Nancy Gwin earns Dorothy Day Award

NancyGwin

NancyGwinBy Claudia Mathis
Staff writer

Nancy Gwin, parishioner at St. Lucy’s Church in Syracuse, has earned the Dorothy Day Award. Gwin will be honored with the 16th annual award on May 5 at a dinner held at the parish, a major fundraiser for the Dorothy Day House.

The Dorothy Day Award is given to a person who emulates the work of Dorothy Day and one who effects change in the church. Day, co-founder of the Catholic Worker Movement, devoted most of her adult life to ministering to the poor and marginalized.

Gwin was greatly influenced by Dorothy Day and the teaching of radical hospitality. She has consequently modeled her life on Day’s belief of inclusiveness.

Father Jim Mathews, pastor at St. Lucy’s, wholeheartedly endorsed the selection of Gwin for the award. “She is absolutely the most perfect person to receive the award,” he said. “She’s dedicated her whole life to serving the issues of social justice.”

Gwin was born in a small town in Nebraska where she witnessed first-hand the teachings of Day’s radical hospitality. Gwin’s grandmother, a teacher with the Bureau of Indian Affairs, and her mother, as a child, had lived amongst Native Americans. “My grandmother taught me to respect people of all faiths,” said Gwin.

Later, Gwin, as a young mother and teacher on the prairies of Nebraska, South Dakota and Oklahoma, interviewed indigenous people who had been displaced from their original homeland by the U.S. government. She and several others made a documentary of the Native Americans’ teachings for archival purposes. “It was amazing,” Gwin said. “Even though our country had relocated them, they were so hospitable to us. It was a real earth-moving experience.”

Gwin is a peace activist in honor of her father, Boyd Gwin, a Missing-in-Action Air Force/National Air Guard pilot. His plane was shot down in January 1953 in North Korea. “As a young woman, I committed to do what I could in my lifetime to make the strong statement, ‘No more war orphans, no more widows or Gold Star mothers,’” she said.

After arriving in Syracuse in 1979, Gwin taught at Corcoran High School and then worked at KS&R, Inc. and the Center of Community Alternatives before retiring.

Gwin has transformed her beliefs into action. “When you act on an injustice,” Gwin said, “It’s a prayer. Other countries will come to us due to our large military force, but we need to say ‘no.’ There is another way, the non-violent way. That is to seize the moral initiative and resist the injustice with active nonviolence, to remain strong strategically, to prevail. It is the way of Jesus.”

Gwin traveled to Nicaragua in 1984 as a delegate with Witness for Peace, a nationwide organization of people committed to nonviolence. She continues to serve in the organization today. Her goal is to travel to the countries of Latin America, meeting people face-to-face, to witness the impact of U.S. foreign and economic policies. She then returns to the U.S. to educate people and to work toward changing those policies for the better.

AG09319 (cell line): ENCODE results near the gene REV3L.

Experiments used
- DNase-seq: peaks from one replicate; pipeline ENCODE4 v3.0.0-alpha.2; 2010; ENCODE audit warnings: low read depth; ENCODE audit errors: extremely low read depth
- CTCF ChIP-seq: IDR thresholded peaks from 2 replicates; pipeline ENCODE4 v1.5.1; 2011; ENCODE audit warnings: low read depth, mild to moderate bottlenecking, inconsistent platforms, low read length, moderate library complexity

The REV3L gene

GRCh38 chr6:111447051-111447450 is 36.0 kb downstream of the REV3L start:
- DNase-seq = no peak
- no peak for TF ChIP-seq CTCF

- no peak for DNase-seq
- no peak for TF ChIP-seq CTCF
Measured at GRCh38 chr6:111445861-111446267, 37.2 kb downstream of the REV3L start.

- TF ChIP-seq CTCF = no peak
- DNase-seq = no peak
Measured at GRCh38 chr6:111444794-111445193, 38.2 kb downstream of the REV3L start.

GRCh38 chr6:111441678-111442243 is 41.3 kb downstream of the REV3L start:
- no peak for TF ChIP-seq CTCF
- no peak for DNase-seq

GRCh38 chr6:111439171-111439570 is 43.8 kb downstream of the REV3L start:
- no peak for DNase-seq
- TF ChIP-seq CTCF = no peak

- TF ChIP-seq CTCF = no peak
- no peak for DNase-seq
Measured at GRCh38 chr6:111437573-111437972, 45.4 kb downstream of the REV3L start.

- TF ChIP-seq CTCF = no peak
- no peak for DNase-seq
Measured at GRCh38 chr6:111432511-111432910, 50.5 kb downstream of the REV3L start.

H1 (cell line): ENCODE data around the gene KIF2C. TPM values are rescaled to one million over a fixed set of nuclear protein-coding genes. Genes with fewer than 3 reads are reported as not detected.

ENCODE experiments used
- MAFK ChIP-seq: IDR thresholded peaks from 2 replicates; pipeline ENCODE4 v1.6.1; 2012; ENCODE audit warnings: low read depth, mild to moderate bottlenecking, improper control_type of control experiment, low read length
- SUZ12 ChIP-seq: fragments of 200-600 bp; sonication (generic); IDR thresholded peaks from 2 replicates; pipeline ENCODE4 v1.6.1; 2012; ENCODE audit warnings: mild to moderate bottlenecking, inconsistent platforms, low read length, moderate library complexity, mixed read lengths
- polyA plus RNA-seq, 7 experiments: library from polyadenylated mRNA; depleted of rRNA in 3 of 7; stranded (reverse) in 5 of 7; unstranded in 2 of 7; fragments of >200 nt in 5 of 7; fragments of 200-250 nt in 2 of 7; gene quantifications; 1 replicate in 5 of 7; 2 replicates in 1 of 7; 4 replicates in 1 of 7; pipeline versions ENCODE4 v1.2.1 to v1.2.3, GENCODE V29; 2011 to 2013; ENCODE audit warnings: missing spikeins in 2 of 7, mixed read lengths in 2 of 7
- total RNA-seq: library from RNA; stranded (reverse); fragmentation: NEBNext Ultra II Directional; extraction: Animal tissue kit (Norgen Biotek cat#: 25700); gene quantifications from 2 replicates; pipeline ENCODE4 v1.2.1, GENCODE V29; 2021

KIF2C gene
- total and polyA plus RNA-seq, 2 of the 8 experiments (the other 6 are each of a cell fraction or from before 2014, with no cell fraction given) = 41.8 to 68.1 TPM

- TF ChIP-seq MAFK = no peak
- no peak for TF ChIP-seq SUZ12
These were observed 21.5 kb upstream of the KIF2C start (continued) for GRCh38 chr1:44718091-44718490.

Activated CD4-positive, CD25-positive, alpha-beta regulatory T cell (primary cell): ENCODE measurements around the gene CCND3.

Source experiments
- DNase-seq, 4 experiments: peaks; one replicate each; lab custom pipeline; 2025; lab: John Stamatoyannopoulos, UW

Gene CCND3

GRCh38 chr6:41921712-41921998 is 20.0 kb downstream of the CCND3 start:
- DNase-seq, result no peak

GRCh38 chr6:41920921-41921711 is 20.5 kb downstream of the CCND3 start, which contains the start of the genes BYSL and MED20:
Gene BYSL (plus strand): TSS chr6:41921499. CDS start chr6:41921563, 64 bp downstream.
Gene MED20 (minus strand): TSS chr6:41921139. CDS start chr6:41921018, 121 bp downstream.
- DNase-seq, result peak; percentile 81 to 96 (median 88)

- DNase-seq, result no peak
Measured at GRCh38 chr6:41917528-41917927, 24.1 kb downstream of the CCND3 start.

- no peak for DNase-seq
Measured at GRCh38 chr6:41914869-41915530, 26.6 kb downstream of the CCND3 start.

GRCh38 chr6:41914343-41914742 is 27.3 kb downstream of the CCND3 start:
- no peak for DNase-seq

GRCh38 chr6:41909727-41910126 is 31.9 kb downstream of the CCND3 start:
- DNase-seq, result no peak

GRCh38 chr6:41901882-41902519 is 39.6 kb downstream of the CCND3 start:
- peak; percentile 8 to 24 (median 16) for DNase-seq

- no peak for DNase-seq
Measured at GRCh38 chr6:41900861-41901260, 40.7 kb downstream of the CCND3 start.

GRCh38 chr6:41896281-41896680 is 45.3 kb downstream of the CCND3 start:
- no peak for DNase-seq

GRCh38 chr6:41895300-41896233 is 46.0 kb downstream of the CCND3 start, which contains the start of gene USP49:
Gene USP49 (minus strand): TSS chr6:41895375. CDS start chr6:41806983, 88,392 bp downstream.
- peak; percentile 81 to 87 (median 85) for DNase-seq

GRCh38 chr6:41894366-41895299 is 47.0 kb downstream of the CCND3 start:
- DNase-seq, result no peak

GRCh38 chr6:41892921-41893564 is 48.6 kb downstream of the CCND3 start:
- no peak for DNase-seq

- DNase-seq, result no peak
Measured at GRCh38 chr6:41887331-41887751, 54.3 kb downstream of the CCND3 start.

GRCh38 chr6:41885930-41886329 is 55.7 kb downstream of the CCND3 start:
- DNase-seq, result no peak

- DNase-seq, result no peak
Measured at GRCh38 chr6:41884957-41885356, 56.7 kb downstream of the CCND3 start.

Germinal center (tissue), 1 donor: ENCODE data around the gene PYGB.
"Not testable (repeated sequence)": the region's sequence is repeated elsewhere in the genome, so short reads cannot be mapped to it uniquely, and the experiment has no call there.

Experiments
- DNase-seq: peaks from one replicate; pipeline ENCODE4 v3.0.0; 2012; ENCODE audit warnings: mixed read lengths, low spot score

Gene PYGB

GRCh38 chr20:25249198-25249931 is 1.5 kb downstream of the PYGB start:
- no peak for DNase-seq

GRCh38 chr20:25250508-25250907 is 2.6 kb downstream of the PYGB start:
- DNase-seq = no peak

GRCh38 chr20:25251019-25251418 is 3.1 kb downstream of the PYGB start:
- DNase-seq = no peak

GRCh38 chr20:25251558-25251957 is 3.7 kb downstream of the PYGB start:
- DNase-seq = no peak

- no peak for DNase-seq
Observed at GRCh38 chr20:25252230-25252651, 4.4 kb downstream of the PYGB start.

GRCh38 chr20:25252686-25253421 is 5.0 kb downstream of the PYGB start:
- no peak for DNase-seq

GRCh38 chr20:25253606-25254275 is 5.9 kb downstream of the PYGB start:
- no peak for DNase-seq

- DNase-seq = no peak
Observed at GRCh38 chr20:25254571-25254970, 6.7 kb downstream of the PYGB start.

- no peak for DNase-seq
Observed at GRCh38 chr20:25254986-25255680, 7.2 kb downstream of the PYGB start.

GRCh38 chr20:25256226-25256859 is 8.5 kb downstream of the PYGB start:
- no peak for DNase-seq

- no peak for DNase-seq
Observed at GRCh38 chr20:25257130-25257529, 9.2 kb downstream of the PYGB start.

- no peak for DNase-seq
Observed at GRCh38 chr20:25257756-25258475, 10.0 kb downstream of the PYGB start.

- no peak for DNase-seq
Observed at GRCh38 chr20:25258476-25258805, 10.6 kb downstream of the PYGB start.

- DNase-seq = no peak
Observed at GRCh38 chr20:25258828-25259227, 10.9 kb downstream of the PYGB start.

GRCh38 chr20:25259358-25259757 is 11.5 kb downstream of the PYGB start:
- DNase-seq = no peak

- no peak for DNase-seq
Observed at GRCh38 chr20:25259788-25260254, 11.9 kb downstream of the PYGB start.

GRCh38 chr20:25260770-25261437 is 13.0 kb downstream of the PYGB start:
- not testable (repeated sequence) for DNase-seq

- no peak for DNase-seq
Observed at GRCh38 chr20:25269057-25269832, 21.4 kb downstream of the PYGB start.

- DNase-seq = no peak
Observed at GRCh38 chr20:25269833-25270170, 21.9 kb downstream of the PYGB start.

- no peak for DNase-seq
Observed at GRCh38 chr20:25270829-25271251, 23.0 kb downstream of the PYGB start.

In November 2009, Gwin participated in a prayer vigil to close the School of the Americas/WHINSEC (Western Hemisphere Institute for Security Cooperation) in Fort Benning, Ga. because the institution trains in low-intensity conflict and in counter-insurgency warfare. Gwin was arrested and served a 6-month sentence in 2010 in Danbury, Conn. “I wasn’t a bit sorry for doing it,” said Gwin.

Gwin said she learned a lot about the prison system, especially about the imprisonment of women. “These women, many of whom were immigrants, who had nothing, shared their stories, advice and sisterhood with me,” explained Gwin. “A lot of them were there because of immigration issues. Many of the women were going to be deported.”

Gwin worked in the prison education office teaching job readiness skills and parenting classes to the inmates.

Gwin continues to fight for immigration reform. She said that she is very supportive of the Worker Rights Center of Central New York, which is hosted by Plymouth Congregational Church in Syracuse. It educates low-wage workers on their rights in terms of the wage and hour laws, anti-discrimination and health and safety standards.

She also supports the mission of the ACTS (Alliance of Communities Transforming Syracuse) organization, a diverse coalition of faith communities and community organizations throughout the Syracuse area. ACTS seeks to empower faith communities to act on the shared values of human worth, dignity and justice.

As Gwin was growing up, her mother had a profound effect on her life. “She had one of the most generous hearts,” remembered Gwin. “She told me that it’s important to be respectful of all people. That’s been a thread for me throughout my life.”

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